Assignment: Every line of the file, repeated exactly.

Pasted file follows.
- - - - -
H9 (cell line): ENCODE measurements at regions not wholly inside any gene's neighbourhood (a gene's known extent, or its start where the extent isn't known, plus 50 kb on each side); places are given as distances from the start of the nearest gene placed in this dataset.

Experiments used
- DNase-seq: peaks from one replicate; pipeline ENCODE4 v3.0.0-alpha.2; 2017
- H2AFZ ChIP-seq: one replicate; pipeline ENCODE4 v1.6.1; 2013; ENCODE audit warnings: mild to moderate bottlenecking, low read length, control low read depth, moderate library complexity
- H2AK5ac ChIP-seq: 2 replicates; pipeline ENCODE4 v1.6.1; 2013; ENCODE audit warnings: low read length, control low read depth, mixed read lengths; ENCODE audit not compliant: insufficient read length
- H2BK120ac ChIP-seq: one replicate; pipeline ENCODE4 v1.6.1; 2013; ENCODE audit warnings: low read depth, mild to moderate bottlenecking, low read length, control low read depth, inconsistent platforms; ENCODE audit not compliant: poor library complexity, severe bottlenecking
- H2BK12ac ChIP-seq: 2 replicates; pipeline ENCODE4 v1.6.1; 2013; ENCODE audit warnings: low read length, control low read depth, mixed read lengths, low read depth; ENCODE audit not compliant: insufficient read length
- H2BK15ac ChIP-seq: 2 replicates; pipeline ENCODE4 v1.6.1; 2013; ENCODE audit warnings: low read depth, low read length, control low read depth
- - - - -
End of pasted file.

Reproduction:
H9 (cell line): ENCODE measurements at regions not wholly inside any gene's neighbourhood (a gene's known extent, or its start where the extent isn't known, plus 50 kb on each side); places are given as distances from the start of the nearest gene placed in this dataset.

Experiments used
- DNase-seq: peaks from one replicate; pipeline ENCODE4 v3.0.0-alpha.2; 2017
- H2AFZ ChIP-seq: one replicate; pipeline ENCODE4 v1.6.1; 2013; ENCODE audit warnings: mild to moderate bottlenecking, low read length, control low read depth, moderate library complexity
- H2AK5ac ChIP-seq: 2 replicates; pipeline ENCODE4 v1.6.1; 2013; ENCODE audit warnings: low read length, control low read depth, mixed read lengths; ENCODE audit not compliant: insufficient read length
- H2BK120ac ChIP-seq: one replicate; pipeline ENCODE4 v1.6.1; 2013; ENCODE audit warnings: low read depth, mild to moderate bottlenecking, low read length, control low read depth, inconsistent platforms; ENCODE audit not compliant: poor library complexity, severe bottlenecking
- H2BK12ac ChIP-seq: 2 replicates; pipeline ENCODE4 v1.6.1; 2013; ENCODE audit warnings: low read length, control low read depth, mixed read lengths, low read depth; ENCODE audit not compliant: insufficient read length
- H2BK15ac ChIP-seq: 2 replicates; pipeline ENCODE4 v1.6.1; 2013; ENCODE audit warnings: low read depth, low read length, control low read depth